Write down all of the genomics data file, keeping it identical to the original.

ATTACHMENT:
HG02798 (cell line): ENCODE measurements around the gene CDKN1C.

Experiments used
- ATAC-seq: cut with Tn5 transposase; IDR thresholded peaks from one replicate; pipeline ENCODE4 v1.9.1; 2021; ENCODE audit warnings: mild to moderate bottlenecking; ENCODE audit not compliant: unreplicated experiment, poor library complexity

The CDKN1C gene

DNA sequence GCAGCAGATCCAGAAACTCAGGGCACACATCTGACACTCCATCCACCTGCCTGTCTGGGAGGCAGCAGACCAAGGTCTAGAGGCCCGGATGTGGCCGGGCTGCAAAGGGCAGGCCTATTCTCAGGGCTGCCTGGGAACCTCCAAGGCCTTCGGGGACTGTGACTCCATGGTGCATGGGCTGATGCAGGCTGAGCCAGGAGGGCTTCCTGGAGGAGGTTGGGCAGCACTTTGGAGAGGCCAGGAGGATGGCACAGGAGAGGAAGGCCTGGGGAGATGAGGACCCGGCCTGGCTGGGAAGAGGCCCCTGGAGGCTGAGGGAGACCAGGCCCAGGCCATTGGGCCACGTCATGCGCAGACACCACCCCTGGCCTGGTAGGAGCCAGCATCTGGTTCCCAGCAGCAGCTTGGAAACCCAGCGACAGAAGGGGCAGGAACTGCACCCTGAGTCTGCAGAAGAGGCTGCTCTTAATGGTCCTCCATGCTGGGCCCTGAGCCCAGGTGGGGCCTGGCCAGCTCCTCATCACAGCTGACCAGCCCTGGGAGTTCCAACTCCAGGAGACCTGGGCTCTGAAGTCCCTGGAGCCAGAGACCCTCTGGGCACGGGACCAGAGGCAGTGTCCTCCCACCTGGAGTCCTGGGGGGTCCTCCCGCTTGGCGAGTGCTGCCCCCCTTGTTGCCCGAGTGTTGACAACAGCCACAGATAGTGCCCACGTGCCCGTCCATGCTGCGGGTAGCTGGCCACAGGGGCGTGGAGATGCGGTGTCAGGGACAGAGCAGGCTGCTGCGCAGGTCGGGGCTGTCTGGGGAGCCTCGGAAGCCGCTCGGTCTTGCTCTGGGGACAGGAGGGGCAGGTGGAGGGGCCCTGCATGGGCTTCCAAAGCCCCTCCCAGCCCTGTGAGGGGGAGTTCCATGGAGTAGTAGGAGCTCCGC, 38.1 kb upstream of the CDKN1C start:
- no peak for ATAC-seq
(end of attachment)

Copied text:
HG02798 (cell line): ENCODE measurements around the gene CDKN1C.

Experiments used
- ATAC-seq: cut with Tn5 transposase; IDR thresholded peaks from one replicate; pipeline ENCODE4 v1.9.1; 2021; ENCODE audit warnings: mild to moderate bottlenecking; ENCODE audit not compliant: unreplicated experiment, poor library complexity

The CDKN1C gene

DNA sequence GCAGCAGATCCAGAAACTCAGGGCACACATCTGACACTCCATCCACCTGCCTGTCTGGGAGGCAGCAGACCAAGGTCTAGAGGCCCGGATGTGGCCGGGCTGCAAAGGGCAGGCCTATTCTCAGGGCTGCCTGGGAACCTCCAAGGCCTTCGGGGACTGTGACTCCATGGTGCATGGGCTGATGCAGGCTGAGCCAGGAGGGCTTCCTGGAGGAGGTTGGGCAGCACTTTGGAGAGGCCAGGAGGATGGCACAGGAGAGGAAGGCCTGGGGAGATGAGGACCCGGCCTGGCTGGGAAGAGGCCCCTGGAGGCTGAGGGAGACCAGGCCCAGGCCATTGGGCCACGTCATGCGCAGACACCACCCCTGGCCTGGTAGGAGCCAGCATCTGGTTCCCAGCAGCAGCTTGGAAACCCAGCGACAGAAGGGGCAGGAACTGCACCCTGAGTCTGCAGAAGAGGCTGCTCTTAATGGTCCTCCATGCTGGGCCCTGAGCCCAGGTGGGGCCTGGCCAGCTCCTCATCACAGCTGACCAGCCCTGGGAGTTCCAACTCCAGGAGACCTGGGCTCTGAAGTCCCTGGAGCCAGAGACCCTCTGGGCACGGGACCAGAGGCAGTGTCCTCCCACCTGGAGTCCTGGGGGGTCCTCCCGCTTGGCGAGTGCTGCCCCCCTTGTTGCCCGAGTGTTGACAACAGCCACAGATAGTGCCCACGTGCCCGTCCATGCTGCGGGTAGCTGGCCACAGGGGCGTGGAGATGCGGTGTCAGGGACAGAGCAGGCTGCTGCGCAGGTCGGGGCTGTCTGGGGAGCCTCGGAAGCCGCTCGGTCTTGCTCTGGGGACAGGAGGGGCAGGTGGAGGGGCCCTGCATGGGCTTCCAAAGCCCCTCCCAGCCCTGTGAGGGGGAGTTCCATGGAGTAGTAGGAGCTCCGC, 38.1 kb upstream of the CDKN1C start:
- no peak for ATAC-seq